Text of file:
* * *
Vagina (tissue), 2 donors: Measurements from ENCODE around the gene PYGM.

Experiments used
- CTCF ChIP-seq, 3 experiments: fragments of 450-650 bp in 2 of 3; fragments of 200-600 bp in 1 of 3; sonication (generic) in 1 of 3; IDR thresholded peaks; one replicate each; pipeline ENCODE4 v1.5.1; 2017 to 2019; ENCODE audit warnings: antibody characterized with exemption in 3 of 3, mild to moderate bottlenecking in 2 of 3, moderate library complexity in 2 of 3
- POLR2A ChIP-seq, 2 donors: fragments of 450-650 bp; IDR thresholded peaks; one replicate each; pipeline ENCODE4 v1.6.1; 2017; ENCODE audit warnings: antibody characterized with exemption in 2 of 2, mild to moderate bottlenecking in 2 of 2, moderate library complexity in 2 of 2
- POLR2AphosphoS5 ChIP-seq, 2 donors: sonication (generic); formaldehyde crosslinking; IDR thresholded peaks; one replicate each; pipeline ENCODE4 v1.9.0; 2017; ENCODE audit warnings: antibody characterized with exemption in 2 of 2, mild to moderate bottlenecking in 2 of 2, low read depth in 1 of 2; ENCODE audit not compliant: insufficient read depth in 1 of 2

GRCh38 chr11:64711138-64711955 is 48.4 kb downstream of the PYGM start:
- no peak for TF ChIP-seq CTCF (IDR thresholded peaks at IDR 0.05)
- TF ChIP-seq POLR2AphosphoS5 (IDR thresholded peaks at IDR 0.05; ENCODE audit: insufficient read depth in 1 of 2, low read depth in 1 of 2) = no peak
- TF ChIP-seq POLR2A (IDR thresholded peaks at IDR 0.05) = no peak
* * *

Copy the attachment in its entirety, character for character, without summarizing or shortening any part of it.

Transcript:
Vagina (tissue), 2 donors: Measurements from ENCODE around the gene PYGM.

Experiments used
- CTCF ChIP-seq, 3 experiments: fragments of 450-650 bp in 2 of 3; fragments of 200-600 bp in 1 of 3; sonication (generic) in 1 of 3; IDR thresholded peaks; one replicate each; pipeline ENCODE4 v1.5.1; 2017 to 2019; ENCODE audit warnings: antibody characterized with exemption in 3 of 3, mild to moderate bottlenecking in 2 of 3, moderate library complexity in 2 of 3
- POLR2A ChIP-seq, 2 donors: fragments of 450-650 bp; IDR thresholded peaks; one replicate each; pipeline ENCODE4 v1.6.1; 2017; ENCODE audit warnings: antibody characterized with exemption in 2 of 2, mild to moderate bottlenecking in 2 of 2, moderate library complexity in 2 of 2
- POLR2AphosphoS5 ChIP-seq, 2 donors: sonication (generic); formaldehyde crosslinking; IDR thresholded peaks; one replicate each; pipeline ENCODE4 v1.9.0; 2017; ENCODE audit warnings: antibody characterized with exemption in 2 of 2, mild to moderate bottlenecking in 2 of 2, low read depth in 1 of 2; ENCODE audit not compliant: insufficient read depth in 1 of 2

GRCh38 chr11:64711138-64711955 is 48.4 kb downstream of the PYGM start:
- no peak for TF ChIP-seq CTCF (IDR thresholded peaks at IDR 0.05)
- TF ChIP-seq POLR2AphosphoS5 (IDR thresholded peaks at IDR 0.05; ENCODE audit: insufficient read depth in 1 of 2, low read depth in 1 of 2) = no peak
- TF ChIP-seq POLR2A (IDR thresholded peaks at IDR 0.05) = no peak